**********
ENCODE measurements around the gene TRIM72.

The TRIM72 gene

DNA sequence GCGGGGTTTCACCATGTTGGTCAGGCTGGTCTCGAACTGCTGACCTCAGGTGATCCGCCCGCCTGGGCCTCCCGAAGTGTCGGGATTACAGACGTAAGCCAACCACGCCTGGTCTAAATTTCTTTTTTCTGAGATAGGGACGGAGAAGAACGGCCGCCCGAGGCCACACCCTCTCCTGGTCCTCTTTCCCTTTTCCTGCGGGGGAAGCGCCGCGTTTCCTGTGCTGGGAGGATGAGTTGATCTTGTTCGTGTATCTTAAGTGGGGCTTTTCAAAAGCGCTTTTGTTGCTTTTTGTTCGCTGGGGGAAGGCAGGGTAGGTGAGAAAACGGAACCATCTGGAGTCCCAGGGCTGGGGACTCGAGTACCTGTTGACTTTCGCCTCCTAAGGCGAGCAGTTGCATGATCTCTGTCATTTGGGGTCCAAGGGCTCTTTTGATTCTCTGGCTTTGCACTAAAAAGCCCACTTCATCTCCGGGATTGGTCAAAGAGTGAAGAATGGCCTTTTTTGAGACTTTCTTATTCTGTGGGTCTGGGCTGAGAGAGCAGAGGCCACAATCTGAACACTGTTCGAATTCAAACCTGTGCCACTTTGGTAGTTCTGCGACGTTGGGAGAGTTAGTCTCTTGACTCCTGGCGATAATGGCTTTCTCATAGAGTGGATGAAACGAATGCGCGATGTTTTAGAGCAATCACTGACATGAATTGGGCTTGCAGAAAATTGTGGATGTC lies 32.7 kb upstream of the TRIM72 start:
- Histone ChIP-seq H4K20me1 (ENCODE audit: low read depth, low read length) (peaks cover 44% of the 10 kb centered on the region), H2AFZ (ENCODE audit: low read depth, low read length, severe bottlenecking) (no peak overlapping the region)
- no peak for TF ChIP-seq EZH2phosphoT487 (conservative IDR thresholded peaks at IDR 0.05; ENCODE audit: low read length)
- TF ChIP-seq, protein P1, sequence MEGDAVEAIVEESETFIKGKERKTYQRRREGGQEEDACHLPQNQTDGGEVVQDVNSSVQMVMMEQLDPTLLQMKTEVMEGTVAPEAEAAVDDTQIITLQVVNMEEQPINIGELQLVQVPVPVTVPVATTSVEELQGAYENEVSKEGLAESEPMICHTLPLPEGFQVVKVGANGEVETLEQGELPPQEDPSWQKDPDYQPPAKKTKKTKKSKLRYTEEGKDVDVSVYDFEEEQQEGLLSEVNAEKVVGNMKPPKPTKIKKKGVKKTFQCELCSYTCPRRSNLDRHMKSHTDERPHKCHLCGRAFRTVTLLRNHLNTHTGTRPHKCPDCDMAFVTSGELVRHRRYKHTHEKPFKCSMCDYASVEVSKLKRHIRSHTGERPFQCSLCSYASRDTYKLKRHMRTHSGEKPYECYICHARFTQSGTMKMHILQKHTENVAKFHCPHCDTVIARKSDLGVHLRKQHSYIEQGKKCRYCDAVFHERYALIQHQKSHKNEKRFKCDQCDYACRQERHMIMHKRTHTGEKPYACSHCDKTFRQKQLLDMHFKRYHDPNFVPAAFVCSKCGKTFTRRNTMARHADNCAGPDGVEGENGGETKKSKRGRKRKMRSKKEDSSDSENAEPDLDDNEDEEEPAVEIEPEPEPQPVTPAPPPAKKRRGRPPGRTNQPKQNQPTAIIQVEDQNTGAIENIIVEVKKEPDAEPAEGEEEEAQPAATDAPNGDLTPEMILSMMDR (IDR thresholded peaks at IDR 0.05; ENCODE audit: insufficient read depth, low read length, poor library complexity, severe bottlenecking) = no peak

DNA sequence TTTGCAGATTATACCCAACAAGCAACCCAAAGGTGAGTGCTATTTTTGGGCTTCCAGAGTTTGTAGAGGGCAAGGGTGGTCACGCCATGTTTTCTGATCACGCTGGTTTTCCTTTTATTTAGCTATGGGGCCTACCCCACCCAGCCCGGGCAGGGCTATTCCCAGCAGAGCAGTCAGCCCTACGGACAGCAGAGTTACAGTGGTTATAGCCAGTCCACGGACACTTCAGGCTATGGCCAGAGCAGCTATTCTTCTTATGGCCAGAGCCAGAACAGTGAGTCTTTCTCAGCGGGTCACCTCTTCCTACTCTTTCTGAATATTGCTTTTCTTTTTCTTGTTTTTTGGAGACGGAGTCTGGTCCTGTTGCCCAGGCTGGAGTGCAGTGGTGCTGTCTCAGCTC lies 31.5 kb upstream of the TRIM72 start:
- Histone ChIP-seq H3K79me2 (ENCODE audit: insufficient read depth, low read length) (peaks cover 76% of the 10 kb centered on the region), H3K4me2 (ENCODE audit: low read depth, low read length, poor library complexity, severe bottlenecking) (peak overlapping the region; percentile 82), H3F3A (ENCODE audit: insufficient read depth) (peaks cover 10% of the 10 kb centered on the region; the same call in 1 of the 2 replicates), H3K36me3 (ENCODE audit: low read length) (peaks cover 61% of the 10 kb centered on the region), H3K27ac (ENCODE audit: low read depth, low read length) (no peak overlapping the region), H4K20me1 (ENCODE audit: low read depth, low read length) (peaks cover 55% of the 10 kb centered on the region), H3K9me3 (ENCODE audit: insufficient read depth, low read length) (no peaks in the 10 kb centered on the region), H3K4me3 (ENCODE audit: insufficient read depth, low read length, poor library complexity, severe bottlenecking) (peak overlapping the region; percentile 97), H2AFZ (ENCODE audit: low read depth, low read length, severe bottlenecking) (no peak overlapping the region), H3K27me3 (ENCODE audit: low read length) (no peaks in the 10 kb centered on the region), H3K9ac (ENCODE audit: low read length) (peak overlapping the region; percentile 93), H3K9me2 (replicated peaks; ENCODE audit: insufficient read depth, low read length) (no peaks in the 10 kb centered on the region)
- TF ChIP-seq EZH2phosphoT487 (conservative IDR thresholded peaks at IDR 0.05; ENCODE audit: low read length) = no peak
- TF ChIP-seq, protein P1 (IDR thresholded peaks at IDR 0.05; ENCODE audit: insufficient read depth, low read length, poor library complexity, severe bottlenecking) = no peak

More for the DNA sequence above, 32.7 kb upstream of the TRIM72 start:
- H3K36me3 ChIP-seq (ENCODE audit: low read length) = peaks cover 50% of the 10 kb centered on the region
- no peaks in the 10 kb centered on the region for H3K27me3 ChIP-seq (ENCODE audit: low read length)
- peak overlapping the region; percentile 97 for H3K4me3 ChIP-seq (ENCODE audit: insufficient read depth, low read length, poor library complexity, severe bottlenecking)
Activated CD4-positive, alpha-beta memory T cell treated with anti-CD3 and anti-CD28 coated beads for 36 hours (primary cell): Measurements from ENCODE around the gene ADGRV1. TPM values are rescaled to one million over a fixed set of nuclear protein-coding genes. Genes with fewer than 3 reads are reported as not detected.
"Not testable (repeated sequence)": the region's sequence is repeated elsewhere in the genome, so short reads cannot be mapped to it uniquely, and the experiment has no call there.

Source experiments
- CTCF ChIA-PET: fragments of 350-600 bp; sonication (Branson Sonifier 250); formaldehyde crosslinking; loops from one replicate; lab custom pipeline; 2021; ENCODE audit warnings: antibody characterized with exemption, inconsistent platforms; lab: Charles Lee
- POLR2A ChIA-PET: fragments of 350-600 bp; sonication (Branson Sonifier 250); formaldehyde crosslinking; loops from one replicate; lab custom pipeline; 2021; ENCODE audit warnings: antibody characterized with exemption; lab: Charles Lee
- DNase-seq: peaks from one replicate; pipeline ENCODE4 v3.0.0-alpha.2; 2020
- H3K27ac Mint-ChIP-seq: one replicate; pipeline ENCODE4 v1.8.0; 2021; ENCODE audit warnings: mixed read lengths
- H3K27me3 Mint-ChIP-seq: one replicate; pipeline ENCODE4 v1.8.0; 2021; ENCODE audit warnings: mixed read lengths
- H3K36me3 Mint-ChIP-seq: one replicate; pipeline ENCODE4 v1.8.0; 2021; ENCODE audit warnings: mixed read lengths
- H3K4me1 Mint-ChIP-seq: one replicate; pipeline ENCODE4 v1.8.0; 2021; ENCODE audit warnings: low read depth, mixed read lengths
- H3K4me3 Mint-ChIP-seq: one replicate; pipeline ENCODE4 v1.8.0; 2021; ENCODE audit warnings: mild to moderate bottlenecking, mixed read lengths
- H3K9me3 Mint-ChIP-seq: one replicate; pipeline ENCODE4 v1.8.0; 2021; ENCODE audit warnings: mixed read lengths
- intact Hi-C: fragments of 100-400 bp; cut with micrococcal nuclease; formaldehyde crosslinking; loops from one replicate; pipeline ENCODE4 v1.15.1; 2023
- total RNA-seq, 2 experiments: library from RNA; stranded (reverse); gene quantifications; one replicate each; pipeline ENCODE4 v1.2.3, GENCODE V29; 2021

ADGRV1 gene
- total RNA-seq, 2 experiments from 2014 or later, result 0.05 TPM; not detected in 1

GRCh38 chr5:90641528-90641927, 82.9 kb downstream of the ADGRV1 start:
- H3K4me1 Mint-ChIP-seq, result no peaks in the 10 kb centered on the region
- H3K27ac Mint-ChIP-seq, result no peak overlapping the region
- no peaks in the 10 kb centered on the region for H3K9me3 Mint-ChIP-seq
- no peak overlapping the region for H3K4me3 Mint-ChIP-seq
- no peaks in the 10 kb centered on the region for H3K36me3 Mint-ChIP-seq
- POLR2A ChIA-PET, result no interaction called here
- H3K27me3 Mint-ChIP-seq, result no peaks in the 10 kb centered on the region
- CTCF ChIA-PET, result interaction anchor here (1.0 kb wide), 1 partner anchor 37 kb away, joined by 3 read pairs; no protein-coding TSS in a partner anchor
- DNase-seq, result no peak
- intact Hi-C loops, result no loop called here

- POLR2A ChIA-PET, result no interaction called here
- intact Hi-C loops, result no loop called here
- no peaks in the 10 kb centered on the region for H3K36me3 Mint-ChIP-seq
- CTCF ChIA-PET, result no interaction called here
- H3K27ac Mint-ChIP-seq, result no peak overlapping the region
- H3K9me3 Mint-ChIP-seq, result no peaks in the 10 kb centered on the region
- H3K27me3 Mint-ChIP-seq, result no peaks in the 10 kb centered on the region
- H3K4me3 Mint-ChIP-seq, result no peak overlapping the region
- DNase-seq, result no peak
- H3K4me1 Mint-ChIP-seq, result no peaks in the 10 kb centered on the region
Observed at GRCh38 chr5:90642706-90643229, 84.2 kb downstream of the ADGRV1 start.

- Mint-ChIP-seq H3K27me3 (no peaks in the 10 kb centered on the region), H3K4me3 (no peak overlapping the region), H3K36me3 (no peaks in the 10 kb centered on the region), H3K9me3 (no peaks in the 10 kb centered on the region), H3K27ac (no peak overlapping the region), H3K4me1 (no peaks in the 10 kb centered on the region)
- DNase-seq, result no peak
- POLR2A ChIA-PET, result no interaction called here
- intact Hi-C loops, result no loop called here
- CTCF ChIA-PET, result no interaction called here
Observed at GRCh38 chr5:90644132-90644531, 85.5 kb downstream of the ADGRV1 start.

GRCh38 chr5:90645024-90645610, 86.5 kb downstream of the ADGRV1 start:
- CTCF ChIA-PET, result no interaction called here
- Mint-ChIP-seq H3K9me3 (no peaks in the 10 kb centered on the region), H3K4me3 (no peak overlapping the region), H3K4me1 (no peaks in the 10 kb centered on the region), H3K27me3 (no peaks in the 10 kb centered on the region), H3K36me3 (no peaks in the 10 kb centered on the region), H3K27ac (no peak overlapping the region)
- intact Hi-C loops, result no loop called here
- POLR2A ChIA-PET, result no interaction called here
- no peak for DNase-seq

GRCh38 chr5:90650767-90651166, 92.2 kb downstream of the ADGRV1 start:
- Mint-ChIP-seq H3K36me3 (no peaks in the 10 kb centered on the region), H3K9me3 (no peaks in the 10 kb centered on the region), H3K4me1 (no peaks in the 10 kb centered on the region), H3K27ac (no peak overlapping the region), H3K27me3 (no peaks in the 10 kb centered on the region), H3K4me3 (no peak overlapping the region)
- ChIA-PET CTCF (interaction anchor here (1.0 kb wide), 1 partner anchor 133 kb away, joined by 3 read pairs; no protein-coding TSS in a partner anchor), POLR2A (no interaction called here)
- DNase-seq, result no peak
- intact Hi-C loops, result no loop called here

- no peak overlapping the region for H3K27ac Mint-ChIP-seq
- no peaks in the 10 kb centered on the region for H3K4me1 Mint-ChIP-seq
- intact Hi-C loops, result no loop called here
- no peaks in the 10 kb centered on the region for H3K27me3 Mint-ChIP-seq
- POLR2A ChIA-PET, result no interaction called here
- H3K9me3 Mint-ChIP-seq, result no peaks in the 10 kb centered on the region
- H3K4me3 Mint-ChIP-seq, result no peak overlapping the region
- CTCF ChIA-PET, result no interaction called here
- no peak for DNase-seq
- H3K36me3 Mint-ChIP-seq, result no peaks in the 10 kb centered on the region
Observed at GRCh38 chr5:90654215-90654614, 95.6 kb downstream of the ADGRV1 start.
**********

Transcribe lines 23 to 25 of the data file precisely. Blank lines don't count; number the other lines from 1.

- H3K36me3 Mint-ChIP-seq: one replicate; pipeline ENCODE4 v1.8.0; 2021; ENCODE audit warnings: mixed read lengths
- H3K4me1 Mint-ChIP-seq: one replicate; pipeline ENCODE4 v1.8.0; 2021; ENCODE audit warnings: low read depth, mixed read lengths
- H3K4me3 Mint-ChIP-seq: one replicate; pipeline ENCODE4 v1.8.0; 2021; ENCODE audit warnings: mild to moderate bottlenecking, mixed read lengths